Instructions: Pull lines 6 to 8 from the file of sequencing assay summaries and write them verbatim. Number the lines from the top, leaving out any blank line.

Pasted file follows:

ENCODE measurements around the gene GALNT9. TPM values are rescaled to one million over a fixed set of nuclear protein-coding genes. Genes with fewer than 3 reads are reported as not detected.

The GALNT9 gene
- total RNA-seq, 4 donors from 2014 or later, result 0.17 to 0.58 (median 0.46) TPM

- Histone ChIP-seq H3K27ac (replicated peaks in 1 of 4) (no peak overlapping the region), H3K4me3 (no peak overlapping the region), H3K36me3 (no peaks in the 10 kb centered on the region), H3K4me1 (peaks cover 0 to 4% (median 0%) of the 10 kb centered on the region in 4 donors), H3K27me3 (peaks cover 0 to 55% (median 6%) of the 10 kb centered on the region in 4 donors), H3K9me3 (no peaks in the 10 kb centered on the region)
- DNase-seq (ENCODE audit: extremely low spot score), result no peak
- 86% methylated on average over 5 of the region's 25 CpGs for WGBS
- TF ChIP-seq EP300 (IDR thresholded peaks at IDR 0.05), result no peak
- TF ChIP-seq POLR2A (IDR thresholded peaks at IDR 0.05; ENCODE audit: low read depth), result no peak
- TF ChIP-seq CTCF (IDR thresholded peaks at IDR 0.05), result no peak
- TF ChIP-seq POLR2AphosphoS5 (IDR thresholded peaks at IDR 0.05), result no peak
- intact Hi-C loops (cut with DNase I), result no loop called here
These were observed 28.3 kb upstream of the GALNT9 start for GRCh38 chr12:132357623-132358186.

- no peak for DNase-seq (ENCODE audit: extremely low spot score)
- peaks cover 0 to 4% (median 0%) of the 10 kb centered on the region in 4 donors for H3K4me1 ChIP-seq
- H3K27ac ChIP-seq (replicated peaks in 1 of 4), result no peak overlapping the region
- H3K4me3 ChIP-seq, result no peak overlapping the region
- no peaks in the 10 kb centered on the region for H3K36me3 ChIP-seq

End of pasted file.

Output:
- 86% methylated on average over 5 of the region's 25 CpGs for WGBS
- TF ChIP-seq EP300 (IDR thresholded peaks at IDR 0.05), result no peak
- TF ChIP-seq POLR2A (IDR thresholded peaks at IDR 0.05; ENCODE audit: low read depth), result no peak